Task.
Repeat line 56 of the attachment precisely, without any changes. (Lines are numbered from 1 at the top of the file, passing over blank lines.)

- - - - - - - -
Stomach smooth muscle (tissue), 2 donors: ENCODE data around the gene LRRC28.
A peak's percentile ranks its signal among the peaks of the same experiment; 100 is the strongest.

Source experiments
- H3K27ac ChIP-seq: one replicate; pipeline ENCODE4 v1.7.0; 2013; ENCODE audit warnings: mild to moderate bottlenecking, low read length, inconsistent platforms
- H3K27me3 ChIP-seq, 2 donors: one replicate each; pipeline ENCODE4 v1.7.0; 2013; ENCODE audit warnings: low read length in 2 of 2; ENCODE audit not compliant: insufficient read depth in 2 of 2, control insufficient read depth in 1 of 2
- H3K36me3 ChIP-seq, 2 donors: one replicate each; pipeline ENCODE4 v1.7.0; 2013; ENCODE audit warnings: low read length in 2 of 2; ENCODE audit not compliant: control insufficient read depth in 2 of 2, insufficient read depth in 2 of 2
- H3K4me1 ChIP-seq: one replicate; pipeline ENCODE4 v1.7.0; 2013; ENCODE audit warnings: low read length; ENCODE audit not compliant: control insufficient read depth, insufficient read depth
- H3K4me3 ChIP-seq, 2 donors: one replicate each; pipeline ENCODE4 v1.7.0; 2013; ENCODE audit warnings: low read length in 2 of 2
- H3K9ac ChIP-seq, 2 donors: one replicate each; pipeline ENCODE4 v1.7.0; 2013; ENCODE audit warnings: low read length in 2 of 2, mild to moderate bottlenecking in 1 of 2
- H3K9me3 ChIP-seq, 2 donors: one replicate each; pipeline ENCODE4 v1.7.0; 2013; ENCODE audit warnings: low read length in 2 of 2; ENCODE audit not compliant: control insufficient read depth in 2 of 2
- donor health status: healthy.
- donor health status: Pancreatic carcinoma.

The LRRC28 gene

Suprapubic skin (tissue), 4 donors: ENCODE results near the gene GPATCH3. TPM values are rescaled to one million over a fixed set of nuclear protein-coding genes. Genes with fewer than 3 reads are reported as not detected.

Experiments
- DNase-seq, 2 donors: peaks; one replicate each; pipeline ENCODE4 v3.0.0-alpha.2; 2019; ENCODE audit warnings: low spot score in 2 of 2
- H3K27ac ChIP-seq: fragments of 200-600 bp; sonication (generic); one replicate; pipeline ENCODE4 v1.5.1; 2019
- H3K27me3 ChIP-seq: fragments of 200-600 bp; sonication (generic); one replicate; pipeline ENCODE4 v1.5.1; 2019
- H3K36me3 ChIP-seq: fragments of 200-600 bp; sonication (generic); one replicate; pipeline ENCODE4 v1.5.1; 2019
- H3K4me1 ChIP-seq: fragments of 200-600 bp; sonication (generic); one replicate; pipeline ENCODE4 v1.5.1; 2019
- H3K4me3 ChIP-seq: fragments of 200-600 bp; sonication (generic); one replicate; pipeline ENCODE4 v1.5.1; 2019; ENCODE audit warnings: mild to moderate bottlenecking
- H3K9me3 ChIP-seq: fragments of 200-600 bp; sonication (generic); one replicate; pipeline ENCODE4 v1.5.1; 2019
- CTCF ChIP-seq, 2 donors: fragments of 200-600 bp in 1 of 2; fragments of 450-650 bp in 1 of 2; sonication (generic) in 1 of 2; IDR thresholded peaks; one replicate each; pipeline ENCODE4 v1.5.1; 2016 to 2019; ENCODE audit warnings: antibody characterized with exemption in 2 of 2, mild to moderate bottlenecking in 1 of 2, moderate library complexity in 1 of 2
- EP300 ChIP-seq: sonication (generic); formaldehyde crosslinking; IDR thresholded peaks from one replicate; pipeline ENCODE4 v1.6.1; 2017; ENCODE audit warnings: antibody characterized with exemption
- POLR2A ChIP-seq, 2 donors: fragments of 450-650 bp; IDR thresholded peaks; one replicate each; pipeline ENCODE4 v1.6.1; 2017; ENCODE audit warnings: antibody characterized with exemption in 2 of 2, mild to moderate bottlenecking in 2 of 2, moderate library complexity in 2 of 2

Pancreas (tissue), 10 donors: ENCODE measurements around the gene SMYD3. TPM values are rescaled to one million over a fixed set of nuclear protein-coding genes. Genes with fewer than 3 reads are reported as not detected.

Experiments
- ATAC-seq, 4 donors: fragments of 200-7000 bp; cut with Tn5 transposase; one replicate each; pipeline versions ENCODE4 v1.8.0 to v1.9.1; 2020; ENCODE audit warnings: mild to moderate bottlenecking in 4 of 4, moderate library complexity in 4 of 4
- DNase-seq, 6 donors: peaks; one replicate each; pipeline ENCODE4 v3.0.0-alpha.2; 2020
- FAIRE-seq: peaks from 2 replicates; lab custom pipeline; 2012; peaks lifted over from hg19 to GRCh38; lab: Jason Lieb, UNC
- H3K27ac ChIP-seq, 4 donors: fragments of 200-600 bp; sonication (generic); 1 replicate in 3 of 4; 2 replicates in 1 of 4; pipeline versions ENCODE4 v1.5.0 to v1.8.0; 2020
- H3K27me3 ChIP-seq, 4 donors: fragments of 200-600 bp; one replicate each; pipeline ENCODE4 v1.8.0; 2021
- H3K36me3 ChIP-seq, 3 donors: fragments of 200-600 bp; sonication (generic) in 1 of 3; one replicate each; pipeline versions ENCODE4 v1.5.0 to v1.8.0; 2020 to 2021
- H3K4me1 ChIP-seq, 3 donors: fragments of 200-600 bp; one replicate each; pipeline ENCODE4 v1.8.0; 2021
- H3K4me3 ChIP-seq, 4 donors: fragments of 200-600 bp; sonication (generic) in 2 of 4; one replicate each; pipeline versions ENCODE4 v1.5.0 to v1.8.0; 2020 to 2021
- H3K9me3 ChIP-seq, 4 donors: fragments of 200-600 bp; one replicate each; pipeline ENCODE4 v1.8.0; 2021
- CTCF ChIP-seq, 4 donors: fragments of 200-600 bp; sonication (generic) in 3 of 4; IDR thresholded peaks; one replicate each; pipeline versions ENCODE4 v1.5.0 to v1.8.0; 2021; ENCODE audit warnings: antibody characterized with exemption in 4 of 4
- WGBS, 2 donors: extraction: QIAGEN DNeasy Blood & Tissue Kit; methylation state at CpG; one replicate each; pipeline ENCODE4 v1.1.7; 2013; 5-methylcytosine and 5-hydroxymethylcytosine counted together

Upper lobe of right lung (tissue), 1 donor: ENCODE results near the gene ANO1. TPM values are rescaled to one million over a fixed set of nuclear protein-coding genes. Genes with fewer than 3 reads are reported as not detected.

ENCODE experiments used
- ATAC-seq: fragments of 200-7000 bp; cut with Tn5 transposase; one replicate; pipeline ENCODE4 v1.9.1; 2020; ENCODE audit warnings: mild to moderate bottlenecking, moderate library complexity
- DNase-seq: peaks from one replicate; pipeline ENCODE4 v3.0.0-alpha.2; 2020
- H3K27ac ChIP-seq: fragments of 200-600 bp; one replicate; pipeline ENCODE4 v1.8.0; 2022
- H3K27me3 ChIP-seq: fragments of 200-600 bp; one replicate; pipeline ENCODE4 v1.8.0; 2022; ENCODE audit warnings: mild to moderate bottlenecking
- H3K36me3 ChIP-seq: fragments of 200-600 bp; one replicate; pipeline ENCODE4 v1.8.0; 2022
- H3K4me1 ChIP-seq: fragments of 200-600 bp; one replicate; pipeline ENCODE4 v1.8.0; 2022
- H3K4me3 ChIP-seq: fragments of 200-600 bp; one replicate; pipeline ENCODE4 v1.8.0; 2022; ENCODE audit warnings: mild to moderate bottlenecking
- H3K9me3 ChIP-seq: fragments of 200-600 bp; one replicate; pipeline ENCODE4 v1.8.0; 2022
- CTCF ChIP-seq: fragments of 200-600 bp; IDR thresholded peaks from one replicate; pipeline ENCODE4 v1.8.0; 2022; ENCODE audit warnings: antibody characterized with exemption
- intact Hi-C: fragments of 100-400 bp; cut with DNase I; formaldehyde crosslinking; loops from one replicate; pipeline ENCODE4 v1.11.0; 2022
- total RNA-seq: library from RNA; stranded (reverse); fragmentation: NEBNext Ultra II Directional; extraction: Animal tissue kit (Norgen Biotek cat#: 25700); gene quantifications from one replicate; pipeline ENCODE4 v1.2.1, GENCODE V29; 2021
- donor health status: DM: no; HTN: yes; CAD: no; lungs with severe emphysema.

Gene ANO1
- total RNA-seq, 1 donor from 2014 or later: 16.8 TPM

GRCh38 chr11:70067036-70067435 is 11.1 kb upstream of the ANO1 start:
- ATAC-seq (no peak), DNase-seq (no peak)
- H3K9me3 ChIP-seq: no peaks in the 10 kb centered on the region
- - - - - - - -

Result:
- ATAC-seq (no peak), DNase-seq (no peak)